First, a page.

Until the illegal annexation of Crimea, the European Union had labelled Russia its “strategic partner”. But in the new EU Global Strategy on Foreign and Security Policy, which is expected to be unveiled at the end of June, the bloc will label Russia its “strategic challenge”, a diplomat said yesterday (30 May).
More than a decade after the 2003 European Security Strategy prepared by Javier Solana, EU leaders tasked foreign affairs chief Mogherini to prepare a new EU Global Strategy to guide the Union’s global actions in the future. The Strategy will be presented by Mogherini to EU leaders at the 28-29 June summit, days after the 23 June referendum of Europe in the UK.
Mogherini was the first to say, in September 2014, just before being appointed as the European Union’s foreign affairs chief, that Russia was no longer the EU’s “strategic partner”, referring to the phrase which described until then the relationship between the Union and its largest neighbour in hundreds of official documents.
Speaking to a small number of Brussels journalists, an EU diplomat said the draft text of the Global Strategy had been slightly trimmed down from 25 pages “maybe to 20”, as the European External Action Service, which is led by Mogherini, was trying to “erase the irritants” from its initial draft.
Regarding the “red lines” invoked by some member states, the diplomat enumerated the issues of asylum, migration, Russia, EU enlargement, defence policy and energy policy.
But he described as “positive” the general mood among member countries about the text, adding that some found it “a little bit too long”, and also “not very readable for the general public”.
On Russia, he said that the basis of the language used in the draft were the European Commission’s “Five principles” of EU-Russia relations, published in March 2016. But he added that some countries found the current formulations too prescriptive and wanted them softened, while others insisted that the country should be named as aggressor in Ukraine.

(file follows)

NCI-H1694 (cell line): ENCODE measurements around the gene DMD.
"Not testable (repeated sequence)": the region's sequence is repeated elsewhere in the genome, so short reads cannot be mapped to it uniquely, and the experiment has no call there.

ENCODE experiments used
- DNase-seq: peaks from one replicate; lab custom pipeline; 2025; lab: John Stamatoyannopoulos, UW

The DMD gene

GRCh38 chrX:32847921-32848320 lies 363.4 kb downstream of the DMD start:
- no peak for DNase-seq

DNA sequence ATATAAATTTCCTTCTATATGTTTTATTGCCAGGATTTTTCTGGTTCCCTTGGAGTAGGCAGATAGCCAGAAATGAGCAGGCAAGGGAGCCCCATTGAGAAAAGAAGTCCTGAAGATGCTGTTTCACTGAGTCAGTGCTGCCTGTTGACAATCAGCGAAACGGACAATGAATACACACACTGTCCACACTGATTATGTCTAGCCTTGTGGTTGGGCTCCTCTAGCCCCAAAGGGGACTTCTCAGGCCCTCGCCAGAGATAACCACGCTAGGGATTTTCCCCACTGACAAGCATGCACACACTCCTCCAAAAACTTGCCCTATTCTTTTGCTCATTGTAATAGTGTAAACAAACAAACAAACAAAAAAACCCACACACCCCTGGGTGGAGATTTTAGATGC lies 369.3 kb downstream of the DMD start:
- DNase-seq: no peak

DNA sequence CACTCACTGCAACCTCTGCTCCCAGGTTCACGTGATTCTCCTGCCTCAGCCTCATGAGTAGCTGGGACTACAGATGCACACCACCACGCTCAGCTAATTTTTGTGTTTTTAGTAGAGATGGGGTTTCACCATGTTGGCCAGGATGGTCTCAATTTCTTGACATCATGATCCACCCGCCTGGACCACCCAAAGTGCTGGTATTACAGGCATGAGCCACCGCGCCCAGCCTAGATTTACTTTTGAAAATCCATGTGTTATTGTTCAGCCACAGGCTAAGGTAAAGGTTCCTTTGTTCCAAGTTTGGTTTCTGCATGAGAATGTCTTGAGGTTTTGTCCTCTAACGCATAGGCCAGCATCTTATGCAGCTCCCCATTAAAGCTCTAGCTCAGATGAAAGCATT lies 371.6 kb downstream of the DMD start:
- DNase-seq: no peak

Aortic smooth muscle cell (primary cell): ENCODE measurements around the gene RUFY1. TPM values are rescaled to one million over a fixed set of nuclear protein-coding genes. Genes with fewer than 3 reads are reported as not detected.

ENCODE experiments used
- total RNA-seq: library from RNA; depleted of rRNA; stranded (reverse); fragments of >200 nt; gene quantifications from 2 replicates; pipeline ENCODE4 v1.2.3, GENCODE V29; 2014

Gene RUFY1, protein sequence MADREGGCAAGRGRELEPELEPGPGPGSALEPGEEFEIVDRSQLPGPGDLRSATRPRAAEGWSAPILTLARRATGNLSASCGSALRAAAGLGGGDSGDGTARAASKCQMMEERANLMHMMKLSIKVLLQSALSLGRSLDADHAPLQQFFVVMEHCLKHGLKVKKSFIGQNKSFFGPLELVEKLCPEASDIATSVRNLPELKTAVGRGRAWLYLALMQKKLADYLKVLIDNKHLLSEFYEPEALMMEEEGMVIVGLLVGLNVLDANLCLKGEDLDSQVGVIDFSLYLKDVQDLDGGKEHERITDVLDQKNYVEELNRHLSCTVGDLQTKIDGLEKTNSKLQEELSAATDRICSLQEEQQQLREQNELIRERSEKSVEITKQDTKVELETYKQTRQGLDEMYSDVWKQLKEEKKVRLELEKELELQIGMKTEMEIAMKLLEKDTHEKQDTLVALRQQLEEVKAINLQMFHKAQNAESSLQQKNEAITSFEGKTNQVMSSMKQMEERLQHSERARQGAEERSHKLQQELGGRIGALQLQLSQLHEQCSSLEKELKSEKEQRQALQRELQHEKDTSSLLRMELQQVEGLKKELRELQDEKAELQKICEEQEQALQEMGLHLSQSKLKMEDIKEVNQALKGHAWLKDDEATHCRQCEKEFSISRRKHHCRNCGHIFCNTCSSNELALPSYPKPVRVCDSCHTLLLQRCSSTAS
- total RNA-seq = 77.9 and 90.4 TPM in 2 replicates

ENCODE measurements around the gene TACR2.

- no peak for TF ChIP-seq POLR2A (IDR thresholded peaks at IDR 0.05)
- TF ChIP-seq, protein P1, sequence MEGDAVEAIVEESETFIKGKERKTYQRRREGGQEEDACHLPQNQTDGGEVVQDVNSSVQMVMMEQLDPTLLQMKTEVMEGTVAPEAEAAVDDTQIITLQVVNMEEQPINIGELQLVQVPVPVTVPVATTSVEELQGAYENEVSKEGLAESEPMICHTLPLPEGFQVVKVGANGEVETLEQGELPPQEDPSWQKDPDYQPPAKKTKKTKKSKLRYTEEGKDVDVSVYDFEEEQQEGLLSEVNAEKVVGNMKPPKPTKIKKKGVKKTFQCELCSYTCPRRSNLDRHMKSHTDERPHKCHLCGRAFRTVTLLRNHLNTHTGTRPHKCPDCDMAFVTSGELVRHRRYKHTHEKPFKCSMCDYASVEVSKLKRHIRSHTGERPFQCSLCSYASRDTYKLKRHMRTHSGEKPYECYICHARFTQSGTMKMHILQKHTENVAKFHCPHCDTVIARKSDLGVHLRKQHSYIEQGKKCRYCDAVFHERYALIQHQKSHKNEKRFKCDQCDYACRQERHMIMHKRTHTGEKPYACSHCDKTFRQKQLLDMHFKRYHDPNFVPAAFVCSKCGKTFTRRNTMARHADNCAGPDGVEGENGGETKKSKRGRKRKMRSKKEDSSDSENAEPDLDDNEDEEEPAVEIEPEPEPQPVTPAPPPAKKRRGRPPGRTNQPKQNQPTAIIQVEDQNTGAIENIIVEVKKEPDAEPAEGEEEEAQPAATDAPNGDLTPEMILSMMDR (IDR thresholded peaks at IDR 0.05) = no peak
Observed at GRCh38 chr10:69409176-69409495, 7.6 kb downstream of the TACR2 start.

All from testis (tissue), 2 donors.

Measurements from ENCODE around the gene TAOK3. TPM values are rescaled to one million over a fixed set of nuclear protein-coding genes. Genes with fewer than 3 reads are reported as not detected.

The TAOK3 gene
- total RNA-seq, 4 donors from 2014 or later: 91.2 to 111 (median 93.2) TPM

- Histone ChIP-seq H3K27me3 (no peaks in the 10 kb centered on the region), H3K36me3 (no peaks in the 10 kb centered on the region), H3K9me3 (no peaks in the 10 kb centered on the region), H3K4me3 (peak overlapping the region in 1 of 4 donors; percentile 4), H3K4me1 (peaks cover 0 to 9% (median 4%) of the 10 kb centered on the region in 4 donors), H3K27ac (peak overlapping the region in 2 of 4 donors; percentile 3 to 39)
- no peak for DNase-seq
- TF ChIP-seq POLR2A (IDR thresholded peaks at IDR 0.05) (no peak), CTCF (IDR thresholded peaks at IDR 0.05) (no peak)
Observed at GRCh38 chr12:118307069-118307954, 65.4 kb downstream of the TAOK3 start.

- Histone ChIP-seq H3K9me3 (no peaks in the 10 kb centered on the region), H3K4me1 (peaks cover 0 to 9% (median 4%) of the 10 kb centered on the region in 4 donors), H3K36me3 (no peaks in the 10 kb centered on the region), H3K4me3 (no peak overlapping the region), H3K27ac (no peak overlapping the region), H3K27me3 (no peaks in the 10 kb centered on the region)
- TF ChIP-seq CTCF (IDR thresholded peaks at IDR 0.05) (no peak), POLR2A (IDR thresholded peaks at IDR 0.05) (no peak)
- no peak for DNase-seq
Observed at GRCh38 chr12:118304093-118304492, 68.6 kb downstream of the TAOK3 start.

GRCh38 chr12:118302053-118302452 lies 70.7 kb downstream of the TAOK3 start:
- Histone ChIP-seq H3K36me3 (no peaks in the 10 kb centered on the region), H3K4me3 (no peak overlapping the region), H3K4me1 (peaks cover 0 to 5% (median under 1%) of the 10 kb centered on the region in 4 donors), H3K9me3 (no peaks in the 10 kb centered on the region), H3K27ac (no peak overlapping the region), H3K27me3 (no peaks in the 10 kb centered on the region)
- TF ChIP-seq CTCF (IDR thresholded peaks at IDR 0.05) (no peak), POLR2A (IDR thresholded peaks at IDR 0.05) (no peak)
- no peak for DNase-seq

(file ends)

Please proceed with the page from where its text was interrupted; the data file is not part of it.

“The main part of this language is limited engagement with Russia on issues of other interest. […] Russia, as I remember, would be labelled as a ‘strategic challenge’. Not a partner, not an adversary, but a strategic challenge, which I think is very good diplomatic language”, he said.
The diplomat said it had not yet been decided what kind of endorsement the paper would receive from EU heads of states and government. Most probably EU leaders would “welcome” the paper, not “endorse” it. The last such paper, the 2003 European Security Strategy prepared by Javier Solana, had been “endorsed” when it was presented at an EU summit.
Diplomats prefer the text to be adopted via the regular ministerial meetings in the Council of the EU, including the foreign affairs and defence Council, but also possibly the energy and trade Councils.
Asked if the UK had presented its red lines, the diplomat said he was not aware of it. The UK is indeed in a special position as the paper would be presented just after the UK referendum on Britain’s continued EU membership.
Asked about Nord Stream 2, the project to double the capacity of gas delivered by Russia to Germany across the Baltic Sea, the diplomat said that the Global Strategy would include language to make sure that such projects are in line with EU law before they are announced.
Asked about the ideas of a European army, floated by Commission President Jean-Claude Juncker, the diplomat said the draft paper didn’t include any references to it.